Population statistics are like crystal balls -- when examined closely, they can help predict a country’s future (and give important clues about the past). Kim Preshoff explains how using a visual tool called a population pyramid helps policymakers and social scientists make sense of the statistics, using three different countries' pyramids as examples.
Via Allison Anthony, Dustin Fowler
Razib Khan again with the goods. This time with a map created by Sean Taylor of Data Science showing the geographical spread of NFL fans. A couple of interesting patterns: 1. Hawaii is full of Steelers fans.
Via Danielle Boucher
“As southerners, we should never allow individual interests to override our national interests. Nations are built by people through sacrifice, patriotism, and a common goal,” Kiir told legislators in Juba earlier this week. In the coming months, the question is whether he will translate these words into action.
Intel is one of the first companies to declare that the minerals used in its microprocessor silicon and packages have not been sourced from conflict zones. Intel's factories had been declared "conflict free" following a process of third-party audits and "direct validation" from Intel's supply chain managers. The electronics industry has been associated with sourcing gold, tantalum, tin, tungsten and other minerals from mines and smelters in the Democratic Republic of Congo (DRC) that are known to help fund militia groups and do not meet basic environmental and labor standards. Current regulations, such as the the California Transparency in Supply Chains Act, require some companies to report on efforts to eliminate slavery and human trafficking from their supply chains.
“ Available in: NOOK Book (eBook), Paperback. Benjamin, Alepho, and Benson were raised among the Dinka tribe of Sudan. Their world was an insulated, close-knit community of grass-roofed cottages, cattle herders, and tribal councils.”
Via Zac H
Don’t Panic – is a one-hour long documentary broadcasted on BBC on the 7th of November 2013. The visualizations are based on original graphics and stories by Gapminder and the underlaying data-sources are listed here. Hans’s — “All time favorite graph”, is an animating bubble chart linking health and wealth which you can interact with online here and download offline here.
Via Seth Dixon, Rebecca Cofield
"Population statistics are like crystal balls -- when examined closely, they can help predict a country's future (and give important clues about the past). Kim Preshoff explains how using a visual tool called a population pyramid helps policymakers and social scientists make sense of the statistics, using three different countries' pyramids as examples."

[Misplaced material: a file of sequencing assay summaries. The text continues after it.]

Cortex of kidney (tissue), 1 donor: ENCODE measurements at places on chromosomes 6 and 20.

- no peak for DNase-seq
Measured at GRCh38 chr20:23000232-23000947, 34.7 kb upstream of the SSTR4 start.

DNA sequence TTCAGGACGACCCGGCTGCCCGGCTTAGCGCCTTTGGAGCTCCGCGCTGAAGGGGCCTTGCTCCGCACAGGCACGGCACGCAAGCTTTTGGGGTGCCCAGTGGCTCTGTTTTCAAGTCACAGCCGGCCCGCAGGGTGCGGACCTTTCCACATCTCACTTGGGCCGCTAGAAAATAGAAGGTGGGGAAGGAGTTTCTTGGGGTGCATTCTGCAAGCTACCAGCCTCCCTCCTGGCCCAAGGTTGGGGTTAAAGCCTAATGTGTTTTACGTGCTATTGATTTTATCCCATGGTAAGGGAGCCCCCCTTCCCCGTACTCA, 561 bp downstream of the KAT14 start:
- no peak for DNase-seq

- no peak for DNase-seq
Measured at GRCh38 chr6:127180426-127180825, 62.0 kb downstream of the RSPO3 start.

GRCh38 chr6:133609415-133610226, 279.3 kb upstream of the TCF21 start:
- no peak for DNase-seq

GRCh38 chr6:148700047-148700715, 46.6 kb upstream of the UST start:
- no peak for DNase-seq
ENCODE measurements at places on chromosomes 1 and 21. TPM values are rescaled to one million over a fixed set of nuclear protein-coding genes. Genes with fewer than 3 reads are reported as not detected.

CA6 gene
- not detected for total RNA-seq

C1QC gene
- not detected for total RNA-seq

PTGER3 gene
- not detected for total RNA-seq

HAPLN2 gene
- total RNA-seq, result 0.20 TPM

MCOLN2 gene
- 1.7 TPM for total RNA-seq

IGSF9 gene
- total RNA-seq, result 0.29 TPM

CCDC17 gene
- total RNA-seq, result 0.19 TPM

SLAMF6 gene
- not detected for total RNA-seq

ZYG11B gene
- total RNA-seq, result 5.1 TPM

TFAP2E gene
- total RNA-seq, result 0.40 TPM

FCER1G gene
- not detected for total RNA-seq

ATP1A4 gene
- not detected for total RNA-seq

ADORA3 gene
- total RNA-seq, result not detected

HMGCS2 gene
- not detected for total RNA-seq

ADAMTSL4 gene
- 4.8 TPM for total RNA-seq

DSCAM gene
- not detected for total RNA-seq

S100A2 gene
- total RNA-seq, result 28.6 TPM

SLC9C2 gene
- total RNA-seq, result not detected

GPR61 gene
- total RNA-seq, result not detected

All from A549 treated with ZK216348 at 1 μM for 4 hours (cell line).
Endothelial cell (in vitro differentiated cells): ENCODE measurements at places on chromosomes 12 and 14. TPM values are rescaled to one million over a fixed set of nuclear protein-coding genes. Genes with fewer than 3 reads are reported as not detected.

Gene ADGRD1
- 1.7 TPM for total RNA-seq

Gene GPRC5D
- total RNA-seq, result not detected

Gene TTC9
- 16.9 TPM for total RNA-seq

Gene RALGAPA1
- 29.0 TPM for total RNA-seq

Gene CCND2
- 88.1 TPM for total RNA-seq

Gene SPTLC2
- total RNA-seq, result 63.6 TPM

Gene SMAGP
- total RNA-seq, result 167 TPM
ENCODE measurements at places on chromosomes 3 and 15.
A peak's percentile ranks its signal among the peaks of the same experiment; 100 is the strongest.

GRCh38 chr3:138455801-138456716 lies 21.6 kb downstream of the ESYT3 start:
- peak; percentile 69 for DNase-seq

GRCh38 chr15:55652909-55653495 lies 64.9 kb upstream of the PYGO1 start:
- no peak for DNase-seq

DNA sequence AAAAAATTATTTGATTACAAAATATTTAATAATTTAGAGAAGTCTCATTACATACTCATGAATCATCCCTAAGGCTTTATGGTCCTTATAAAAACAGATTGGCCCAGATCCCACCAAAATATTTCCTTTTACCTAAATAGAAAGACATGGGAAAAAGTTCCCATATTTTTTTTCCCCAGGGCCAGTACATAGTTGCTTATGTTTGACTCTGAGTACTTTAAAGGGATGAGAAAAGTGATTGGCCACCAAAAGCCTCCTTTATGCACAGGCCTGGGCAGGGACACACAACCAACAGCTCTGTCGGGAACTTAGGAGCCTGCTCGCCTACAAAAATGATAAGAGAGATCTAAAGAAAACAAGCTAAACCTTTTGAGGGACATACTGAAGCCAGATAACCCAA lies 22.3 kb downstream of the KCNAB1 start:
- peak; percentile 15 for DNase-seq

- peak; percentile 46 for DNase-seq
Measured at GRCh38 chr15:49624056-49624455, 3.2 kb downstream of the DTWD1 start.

Via Seth Dixon, Barry Cohen
Interactive Maps can be a great communications tool, and a powerful site feature, or they can be confusing, messy, and downright frustrating. With all of the different kinds of tools for creating interactive maps at your fingertips, we’ve pulled together some resources to help you navigate your way.
25 April 2013 - The Guardian, George Monbiot ... At least we know now. Thanks to the campaign by Friends of the Earth, Samsung has at last discovered the source of the tin it uses to make its products – including smartphones. Despite years of campaigns about the human and environmental impacts of the metals used to make electronic goods, several of the biggest manufacturers have remained in a state of convenient ignorance about the sources of their raw materials. Now, under intense public pressure, Samsung has traced some of the tin it uses to Bangka Island in Indonesia, whose mines are notorious for their great toll of human lives and ecosystems, and in particular for the fact that children work there in terrible conditions.... http://www.guardian.co.uk/commentisfree/2013/apr/25/smartphone-samsung-tin-bangka-island
Via pdjmoo, Zermatt Summit
“ Retailers and food companies are in a unique position to challenge unsustainable consumption, with an opportunity to educate customers and build brand loyalty Sponsor's feature (RT @LeonKaye: Sustainable consumption: why brands should take the lead...”
Via Zermatt Summit
“ The Atlantic CitiesWhat March Madness Can Teach Us About the Economic Geography of SportsThe Atlantic CitiesWhat exactly can account for the dominance of small and medium sized metros generally and college towns in particular in the economic...” While it is clear that superstar athletes in the professional ranks are concentrated in the largest cities, college athletics still let's the 'Davids' compete with the 'Goliaths.' Interestingly, the largest cities don't have the highest per capita concentration of athletes but many small college towns do. Among the Top 25 cities with the highest concentration of athletes in the workforce (include scholarship athletes) we find South Bend, Indiana, home to Notre Dame; Auburn, Alabama, home to the university that bears its name; Ames, Iowa, home of Iowa State; Blacksburg, Virginia (Virginia Tech); Burlington, Vermont (University of Vermont); and Boulder, Colorado (University of Colorado).
Via Seth Dixon
“ To explain recent conflicts in countries such as Syria or Sudan, observers have been quick to point their fingers at proximate causes specific to our times: the power vacuum created by the end of the Cold War offered opportunities for rebels to fill...”
Via Mr. David Burton
“BBC News South Sudan must resolve ethnic conflicts to be a nation at peace Washington Post 9, 2005, the Sudanese government and the southern-based Sudan People's Liberation Movement (SPLM) signed a historic peace accord that brought an end to more...”
“ Duluth, Minn., and Superior, Wis., are so close physically and culturally that they are known as the Twin Ports. But much began to change when Minnesota government went all Democratic and Wisconsin all Republican.”
Via Mr. David Burton
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